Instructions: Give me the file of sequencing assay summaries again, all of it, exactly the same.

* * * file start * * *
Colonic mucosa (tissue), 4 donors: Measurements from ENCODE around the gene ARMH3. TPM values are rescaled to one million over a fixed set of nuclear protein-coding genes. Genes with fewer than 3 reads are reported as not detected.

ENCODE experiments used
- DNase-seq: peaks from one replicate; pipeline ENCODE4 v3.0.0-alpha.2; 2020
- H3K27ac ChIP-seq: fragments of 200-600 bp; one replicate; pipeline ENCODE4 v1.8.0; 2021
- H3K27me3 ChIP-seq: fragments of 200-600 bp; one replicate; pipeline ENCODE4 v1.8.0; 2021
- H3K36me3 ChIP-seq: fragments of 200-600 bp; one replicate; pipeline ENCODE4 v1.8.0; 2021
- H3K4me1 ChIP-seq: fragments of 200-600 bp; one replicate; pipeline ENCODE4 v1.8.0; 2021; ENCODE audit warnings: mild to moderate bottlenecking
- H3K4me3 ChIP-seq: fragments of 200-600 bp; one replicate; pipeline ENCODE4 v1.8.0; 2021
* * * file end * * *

Colonic mucosa (tissue), 4 donors: Measurements from ENCODE around the gene ARMH3. TPM values are rescaled to one million over a fixed set of nuclear protein-coding genes. Genes with fewer than 3 reads are reported as not detected.

ENCODE experiments used
- DNase-seq: peaks from one replicate; pipeline ENCODE4 v3.0.0-alpha.2; 2020
- H3K27ac ChIP-seq: fragments of 200-600 bp; one replicate; pipeline ENCODE4 v1.8.0; 2021
- H3K27me3 ChIP-seq: fragments of 200-600 bp; one replicate; pipeline ENCODE4 v1.8.0; 2021
- H3K36me3 ChIP-seq: fragments of 200-600 bp; one replicate; pipeline ENCODE4 v1.8.0; 2021
- H3K4me1 ChIP-seq: fragments of 200-600 bp; one replicate; pipeline ENCODE4 v1.8.0; 2021; ENCODE audit warnings: mild to moderate bottlenecking
- H3K4me3 ChIP-seq: fragments of 200-600 bp; one replicate; pipeline ENCODE4 v1.8.0; 2021